The amendment is designed to provide enhanced liquidity for a 90-day period by replacing the fixed charge covenant with a minimum aggregate availability covenant. This change essentially enables us to borrow against 100% of our available asset plus a $12.5 million reserve. Upon implementation, the amendment caused us to effectively increase our overall liquidity by $60 million. Our current modeling, which factors in an impact of COVID-19 on our sales and operations, shows that the amended ABL will provide adequate liquidity for the period ahead as we work with our advisor on raising additional capital to address the longer-term need.

Given the current economic uncertainty, we will continue to prioritize the focus on cash flow generation and liquidity until more normal global economic conditions resume. In the scenarios we have modeled, we project borrowings on the ABL to be lower at the end of the fiscal year, which ends in June than what we had drawn as of the end of the third quarter. This brings me to the work we are doing to address our capital structure needs. This work began in February with the primary focus on addressing the December 2020 maturity of the $195 million senior notes.

This process got off to an encouraging start, which we commented on during our March 6 strategic repositioning conference call. Shortly thereafter, COVID-19 rapidly developed from a China supply chain risk to a global pandemic. Similar to the M&A markets, many of the debt and capital markets temporarily locked up. More recently, the capital markets have reopened, and there appears to be healthy levels of funds to put to work.

We are encouraged by this development, but it's only realistic to assume that any capital raising process will be challenged by the current pandemic-impacted economic environment. In light of these anticipated challenges, we've added to our team to position us solidly to help address our capital raise need. In addition to raising capital, we continue to have the opportunity and goal to sell assets. This can include both the previously announced business divestitures and other transactions, including the sale-leaseback of owned real estate.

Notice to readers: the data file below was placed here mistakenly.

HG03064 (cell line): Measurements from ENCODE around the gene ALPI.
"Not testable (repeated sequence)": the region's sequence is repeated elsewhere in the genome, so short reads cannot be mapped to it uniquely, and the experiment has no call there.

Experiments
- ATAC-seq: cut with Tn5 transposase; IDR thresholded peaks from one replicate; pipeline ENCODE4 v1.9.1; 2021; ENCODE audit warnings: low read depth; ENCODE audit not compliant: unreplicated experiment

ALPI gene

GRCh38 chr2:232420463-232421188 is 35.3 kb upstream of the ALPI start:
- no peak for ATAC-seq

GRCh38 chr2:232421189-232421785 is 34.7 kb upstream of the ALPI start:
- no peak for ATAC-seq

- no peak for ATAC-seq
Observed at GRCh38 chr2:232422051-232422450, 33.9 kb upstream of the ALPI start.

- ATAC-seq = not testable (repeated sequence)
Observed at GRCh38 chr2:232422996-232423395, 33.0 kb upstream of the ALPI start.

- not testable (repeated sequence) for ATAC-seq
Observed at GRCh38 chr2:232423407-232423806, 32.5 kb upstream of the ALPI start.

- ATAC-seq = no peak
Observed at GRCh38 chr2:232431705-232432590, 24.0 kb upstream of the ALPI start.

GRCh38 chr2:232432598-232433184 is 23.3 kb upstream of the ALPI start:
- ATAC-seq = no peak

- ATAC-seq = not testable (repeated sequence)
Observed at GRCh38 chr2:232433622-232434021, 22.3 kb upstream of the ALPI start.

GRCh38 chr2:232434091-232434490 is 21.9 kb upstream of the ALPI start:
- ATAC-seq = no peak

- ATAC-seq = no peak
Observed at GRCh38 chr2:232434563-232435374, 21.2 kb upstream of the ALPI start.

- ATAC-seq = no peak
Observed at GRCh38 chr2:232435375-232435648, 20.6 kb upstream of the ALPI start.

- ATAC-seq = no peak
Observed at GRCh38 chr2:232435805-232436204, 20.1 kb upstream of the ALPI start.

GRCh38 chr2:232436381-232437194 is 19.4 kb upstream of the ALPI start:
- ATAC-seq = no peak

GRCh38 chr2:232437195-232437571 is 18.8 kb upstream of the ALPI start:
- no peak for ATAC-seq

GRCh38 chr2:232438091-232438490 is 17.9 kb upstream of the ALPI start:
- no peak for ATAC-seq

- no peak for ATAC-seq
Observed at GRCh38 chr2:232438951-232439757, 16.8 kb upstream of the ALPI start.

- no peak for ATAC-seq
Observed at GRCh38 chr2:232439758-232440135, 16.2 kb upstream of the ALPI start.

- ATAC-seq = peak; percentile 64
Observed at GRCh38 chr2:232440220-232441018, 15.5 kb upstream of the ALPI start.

We are taking a thoughtful and proactive approach to addressing our near-term and longer-term capital needs. The markets have been very fluid. And so too, we adapted the best position the company has got. We expect to make meaningful progress executing against the capital raise during the fourth fiscal quarter.

Now let me turn the call back over to Todd for some closing remarks.

Todd Teske -- Chairman, President, and Chief Executive Officer

Thanks, Mark. I want to conclude by commenting on current market conditions and to summarize our progress on our five key priorities for fiscal 2020. We suspended our guidance for fiscal 2020, given the market uncertainty caused by the pandemic. As we commented previously, our April sales and production volumes were well below historical levels.

In addition to the impact of COVID-19, April this year was quite a bit cooler than last year for most of the U.S., which further impacted April sales. Nevertheless, as we look forward, more states and countries are moving toward reopening their economies, which is encouraging. In addition, the grass growing conditions in the U.S. and Europe are well-positioned with good ground moisture.